Comcast unveils plan to ditch the cable box; FCC hints it's not good enough
Last week, President Obama added his support to the Federal Communications Commission's recent edict calling for standardized cable-box compatibility. If that moves to the point of actual regulation, it could mean true cable-ready TVs or TiVo-like boxes that work seamlessly with any cable system -- instead of having to rent a proprietary box from the cable guy in perpetuity. And devices would be able to access rival Web-based content providers like Netflix, too. There'd be no more toggling to that secondary HDMI input.
Enter Comcast. The nation's largest cable provider said Wednesday that it is offering its Xfinity suite of cable TV offerings -- live TV, on-demand, channel listings and even cloud-based DVR services -- to third-party partners. Two of the industry's biggest names are first on the docket: Samsung smart TVs and Roku streaming devices. Apps for both are expected "later this year," Comcast said. Xfinity apps for mobile devices based on Android and iOS software have long been available.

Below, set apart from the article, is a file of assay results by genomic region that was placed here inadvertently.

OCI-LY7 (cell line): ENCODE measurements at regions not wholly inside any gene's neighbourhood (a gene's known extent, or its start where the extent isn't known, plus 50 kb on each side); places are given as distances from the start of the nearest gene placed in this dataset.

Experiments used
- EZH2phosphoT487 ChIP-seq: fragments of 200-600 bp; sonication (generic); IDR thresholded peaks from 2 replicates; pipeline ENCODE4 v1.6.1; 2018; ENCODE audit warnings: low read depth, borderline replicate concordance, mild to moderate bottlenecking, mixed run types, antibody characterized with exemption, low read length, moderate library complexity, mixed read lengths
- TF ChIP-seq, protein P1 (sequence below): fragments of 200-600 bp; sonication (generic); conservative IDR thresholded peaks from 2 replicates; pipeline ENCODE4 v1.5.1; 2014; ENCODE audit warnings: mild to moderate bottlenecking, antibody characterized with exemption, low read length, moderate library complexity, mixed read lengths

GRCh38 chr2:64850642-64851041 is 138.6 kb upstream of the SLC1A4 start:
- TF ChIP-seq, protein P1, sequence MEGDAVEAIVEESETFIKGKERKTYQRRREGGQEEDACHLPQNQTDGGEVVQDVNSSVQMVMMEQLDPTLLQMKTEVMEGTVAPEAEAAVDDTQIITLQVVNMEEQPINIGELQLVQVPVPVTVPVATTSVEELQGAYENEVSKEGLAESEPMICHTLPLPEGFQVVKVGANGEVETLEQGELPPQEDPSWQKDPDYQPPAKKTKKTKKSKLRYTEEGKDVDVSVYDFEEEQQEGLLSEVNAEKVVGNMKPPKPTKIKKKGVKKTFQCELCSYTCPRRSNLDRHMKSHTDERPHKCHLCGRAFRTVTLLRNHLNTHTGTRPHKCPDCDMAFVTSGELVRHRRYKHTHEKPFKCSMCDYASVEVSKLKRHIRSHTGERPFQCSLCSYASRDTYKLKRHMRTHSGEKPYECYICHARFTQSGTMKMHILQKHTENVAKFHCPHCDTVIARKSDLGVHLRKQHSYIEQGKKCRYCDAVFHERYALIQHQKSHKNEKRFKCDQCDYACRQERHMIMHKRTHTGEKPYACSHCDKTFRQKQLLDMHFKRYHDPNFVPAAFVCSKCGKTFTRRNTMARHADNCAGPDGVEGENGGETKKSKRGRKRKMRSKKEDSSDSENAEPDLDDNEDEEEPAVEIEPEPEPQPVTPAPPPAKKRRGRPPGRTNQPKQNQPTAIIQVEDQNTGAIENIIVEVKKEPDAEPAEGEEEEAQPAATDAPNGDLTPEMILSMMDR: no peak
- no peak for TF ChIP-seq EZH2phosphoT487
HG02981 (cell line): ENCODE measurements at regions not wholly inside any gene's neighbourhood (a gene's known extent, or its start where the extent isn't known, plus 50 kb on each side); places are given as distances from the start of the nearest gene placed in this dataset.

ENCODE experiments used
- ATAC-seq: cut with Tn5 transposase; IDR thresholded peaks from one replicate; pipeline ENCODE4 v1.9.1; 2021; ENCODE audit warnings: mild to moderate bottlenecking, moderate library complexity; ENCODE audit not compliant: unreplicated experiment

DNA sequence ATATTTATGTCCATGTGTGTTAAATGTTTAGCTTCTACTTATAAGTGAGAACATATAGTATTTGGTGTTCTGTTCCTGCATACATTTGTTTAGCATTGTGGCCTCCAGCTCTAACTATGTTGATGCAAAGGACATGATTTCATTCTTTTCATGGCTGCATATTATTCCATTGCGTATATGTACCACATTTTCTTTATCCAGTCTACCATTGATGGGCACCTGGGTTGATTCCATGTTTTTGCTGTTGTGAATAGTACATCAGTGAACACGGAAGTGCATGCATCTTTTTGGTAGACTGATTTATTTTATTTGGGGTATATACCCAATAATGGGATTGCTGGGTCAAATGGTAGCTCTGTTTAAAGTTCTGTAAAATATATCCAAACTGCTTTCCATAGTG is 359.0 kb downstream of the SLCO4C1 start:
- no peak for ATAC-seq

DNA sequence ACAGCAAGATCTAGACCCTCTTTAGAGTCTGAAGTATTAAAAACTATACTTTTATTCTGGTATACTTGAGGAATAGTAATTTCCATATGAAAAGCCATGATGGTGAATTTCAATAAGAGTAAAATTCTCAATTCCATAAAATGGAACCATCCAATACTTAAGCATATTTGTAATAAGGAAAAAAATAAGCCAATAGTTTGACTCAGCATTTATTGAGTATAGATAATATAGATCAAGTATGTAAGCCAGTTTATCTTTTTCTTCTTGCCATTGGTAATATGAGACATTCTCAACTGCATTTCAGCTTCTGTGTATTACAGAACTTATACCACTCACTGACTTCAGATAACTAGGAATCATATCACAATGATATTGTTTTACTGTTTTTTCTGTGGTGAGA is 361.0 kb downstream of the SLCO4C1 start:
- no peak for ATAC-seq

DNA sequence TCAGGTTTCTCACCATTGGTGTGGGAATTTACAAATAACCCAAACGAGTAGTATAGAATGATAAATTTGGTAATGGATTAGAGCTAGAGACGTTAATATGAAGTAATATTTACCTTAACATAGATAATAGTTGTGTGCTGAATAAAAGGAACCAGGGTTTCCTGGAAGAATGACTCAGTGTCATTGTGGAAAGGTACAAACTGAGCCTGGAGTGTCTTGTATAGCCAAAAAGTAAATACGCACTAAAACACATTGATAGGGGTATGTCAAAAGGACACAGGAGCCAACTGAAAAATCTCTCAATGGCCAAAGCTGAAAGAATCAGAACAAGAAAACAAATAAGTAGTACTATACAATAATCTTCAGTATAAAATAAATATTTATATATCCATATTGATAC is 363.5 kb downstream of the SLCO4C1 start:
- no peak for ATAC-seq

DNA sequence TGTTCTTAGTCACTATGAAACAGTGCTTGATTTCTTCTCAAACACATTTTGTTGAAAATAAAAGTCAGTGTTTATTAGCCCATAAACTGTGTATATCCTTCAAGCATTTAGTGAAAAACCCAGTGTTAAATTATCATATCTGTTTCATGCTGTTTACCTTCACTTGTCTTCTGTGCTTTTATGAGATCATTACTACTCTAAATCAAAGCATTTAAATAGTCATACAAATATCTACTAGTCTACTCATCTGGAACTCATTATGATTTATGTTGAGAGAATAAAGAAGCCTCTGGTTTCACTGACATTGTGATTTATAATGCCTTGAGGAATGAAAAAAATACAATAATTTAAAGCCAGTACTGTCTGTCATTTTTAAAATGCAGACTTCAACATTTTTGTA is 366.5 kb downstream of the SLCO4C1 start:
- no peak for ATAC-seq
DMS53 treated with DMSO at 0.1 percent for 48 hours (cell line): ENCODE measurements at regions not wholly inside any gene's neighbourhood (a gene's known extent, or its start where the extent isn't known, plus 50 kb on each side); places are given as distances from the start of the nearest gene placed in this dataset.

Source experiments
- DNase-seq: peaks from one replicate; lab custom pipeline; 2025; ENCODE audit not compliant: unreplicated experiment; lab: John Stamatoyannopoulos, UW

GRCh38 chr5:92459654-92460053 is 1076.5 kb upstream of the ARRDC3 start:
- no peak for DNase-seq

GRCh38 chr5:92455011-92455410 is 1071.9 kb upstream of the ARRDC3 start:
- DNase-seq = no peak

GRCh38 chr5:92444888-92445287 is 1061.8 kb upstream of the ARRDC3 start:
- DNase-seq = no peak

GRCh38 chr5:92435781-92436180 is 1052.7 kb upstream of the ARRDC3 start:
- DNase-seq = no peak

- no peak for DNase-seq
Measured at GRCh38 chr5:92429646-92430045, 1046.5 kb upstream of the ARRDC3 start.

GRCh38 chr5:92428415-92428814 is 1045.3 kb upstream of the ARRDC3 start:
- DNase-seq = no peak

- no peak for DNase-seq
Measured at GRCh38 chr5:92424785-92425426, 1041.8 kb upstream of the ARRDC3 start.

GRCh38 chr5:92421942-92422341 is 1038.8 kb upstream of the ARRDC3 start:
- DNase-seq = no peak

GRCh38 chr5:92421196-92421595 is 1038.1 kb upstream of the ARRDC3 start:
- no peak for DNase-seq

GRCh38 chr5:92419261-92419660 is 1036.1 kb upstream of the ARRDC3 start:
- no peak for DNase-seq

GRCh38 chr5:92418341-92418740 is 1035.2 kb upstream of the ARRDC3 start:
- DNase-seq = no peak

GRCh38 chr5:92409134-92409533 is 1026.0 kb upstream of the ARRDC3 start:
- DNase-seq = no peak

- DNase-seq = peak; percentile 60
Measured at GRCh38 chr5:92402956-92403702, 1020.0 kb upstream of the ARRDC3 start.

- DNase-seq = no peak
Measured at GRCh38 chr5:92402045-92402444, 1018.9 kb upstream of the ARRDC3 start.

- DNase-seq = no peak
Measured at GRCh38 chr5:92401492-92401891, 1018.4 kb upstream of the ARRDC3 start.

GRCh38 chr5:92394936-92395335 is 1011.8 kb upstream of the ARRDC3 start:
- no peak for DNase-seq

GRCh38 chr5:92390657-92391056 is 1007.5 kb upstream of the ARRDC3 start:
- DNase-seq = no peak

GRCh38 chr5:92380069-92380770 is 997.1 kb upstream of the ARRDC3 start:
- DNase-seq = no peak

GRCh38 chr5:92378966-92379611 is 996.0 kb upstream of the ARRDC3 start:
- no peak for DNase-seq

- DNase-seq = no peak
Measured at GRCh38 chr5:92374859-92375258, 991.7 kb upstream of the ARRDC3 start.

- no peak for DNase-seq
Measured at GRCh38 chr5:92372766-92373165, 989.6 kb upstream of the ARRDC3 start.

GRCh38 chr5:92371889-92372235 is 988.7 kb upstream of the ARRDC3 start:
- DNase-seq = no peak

Built-in apps instead of clunky old cable boxes? Indeed, Comcast rival (and one-time merger target) Time Warner Cable already has a similar app on Roku and mobile platforms for its customers. But apparently, this Comcast olive branch isn't quite good enough for the FCC.